Nuclear magnetic resonarce techniques have advanced dramatically in the last few years, and are now more powerful and more versatile than ever before. To exploit these techniques efficiently, the chemist must have both an understanding of their theoretical basis, and the ability to interpret the spectra accurately. This workbook aims to develop the latter skill to an advanced level by a comoination of worked examples and set problems that cover one- and two-dimensional NMR techniques applied to organic and inorganic systems.
An introductory section outlines the scope and presentation of the book, and gives general advice on how to solve structures. Subsequent chapters cover a range of practical aspects, from the appearance of badly run or wrongly processed spectra, through spectrum assignment, to the determination of reaction mechanisms and complex structures. Examples are designed to give guidance on how to approach different types of problems and a list of hints provides help with problems if required.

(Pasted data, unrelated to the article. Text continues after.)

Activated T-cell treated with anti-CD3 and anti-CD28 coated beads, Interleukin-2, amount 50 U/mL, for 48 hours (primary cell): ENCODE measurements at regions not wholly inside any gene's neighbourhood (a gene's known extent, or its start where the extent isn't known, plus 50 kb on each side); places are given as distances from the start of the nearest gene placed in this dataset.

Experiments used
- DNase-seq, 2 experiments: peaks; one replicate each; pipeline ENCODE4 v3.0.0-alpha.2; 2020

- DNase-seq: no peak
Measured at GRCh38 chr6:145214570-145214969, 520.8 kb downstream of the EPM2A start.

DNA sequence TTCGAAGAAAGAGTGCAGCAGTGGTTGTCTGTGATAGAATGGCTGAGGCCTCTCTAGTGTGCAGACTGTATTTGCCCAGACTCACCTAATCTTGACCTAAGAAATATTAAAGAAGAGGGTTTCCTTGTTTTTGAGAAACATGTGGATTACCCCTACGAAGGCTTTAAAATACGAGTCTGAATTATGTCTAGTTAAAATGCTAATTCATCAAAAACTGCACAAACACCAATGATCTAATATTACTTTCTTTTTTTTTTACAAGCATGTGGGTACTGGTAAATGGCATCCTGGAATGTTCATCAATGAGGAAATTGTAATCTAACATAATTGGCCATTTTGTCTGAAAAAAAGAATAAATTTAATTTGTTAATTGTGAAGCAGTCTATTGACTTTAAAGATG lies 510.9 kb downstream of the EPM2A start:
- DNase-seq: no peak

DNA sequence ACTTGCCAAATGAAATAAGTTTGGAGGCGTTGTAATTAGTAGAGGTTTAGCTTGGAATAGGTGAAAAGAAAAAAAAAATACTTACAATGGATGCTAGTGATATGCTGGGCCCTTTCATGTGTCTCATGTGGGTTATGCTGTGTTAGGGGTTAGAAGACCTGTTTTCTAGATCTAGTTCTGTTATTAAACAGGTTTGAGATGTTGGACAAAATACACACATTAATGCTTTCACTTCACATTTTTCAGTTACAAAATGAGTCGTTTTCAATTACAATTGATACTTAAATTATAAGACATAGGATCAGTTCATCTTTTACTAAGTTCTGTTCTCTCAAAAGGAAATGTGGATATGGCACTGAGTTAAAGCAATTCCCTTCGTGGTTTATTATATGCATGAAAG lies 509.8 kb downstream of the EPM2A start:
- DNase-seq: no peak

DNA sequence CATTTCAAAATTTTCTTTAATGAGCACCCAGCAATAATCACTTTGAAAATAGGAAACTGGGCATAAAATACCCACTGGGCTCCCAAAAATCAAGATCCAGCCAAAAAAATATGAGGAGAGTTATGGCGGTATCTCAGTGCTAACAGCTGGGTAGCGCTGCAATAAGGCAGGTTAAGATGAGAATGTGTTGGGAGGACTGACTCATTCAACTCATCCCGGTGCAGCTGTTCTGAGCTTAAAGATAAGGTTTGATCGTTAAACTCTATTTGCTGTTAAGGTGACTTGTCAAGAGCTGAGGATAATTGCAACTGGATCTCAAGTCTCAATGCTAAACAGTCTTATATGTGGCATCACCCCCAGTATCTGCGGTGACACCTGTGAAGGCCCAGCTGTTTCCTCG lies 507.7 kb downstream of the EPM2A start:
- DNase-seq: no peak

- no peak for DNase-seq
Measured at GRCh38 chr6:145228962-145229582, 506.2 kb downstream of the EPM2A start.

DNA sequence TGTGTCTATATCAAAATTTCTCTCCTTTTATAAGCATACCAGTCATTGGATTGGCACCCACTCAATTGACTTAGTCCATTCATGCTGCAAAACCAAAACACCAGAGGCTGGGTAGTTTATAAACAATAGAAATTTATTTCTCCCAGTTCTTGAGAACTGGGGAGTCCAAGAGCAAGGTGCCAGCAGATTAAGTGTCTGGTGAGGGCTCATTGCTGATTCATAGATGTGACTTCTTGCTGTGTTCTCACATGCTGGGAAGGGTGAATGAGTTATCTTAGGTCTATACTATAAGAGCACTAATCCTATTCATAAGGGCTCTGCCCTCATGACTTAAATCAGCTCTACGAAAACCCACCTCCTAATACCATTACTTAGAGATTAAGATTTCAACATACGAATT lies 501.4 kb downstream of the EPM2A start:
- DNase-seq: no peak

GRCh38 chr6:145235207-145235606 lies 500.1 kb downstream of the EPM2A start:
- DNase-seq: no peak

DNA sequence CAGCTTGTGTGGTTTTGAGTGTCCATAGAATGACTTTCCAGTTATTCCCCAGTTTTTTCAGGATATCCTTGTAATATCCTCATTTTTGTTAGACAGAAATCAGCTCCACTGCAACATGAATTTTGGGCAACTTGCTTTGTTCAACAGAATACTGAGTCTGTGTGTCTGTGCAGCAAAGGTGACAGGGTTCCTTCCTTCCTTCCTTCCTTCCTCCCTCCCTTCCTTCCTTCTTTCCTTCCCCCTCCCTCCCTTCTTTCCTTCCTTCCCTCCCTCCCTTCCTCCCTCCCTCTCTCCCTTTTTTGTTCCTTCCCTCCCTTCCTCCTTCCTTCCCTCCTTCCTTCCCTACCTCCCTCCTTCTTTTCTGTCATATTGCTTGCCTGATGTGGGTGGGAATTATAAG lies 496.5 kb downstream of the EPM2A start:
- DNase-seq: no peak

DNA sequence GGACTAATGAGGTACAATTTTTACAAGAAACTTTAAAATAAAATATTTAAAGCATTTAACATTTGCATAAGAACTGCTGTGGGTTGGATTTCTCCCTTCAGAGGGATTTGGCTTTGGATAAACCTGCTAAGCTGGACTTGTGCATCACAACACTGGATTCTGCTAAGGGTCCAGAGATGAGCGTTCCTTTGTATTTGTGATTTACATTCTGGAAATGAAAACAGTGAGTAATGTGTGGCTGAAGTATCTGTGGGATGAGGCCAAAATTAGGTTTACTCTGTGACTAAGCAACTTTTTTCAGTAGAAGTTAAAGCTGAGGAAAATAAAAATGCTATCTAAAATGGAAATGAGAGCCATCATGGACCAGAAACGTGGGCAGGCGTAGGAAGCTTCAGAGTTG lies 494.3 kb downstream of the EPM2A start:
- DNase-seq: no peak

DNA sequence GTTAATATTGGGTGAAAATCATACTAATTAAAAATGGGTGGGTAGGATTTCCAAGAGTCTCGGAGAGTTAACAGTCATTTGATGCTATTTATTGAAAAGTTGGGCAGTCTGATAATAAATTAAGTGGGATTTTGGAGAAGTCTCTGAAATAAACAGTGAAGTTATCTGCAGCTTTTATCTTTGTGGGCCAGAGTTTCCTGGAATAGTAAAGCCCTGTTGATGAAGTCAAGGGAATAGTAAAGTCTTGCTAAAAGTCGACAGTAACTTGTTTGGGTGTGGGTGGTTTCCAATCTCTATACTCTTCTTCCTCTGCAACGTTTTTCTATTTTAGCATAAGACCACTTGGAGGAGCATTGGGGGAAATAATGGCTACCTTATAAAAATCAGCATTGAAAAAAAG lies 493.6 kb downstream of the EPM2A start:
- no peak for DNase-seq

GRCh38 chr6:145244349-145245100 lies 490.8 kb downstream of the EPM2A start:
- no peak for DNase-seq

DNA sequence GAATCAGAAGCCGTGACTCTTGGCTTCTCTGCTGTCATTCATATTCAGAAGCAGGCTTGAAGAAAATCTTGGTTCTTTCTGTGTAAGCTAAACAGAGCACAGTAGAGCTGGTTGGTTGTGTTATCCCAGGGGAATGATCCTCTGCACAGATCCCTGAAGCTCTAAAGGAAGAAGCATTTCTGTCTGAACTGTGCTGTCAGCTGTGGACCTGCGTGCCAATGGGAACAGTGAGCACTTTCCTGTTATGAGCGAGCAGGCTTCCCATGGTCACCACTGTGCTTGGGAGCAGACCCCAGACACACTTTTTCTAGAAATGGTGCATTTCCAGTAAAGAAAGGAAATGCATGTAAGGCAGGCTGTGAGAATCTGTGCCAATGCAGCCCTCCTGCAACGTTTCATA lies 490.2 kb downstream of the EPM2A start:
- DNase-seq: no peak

Most of the problems are genuine research examples taken from recent literature, including many from 1988 and 1989. Students using this book in conjunction with Modern NMR spectroscopy: a guide for chemists will gain experience in applying advanced NMR techniques in a chemical context, and lean to approach real chemical and spectroscopic problems with confidence. It is also a useful resource for the teache- looking for new problems and modern examples of particular NMR effects. For professional scientists with a knowledge of NMR, the workbook provides vail able information which will enable them to use familiar techniques more effectively.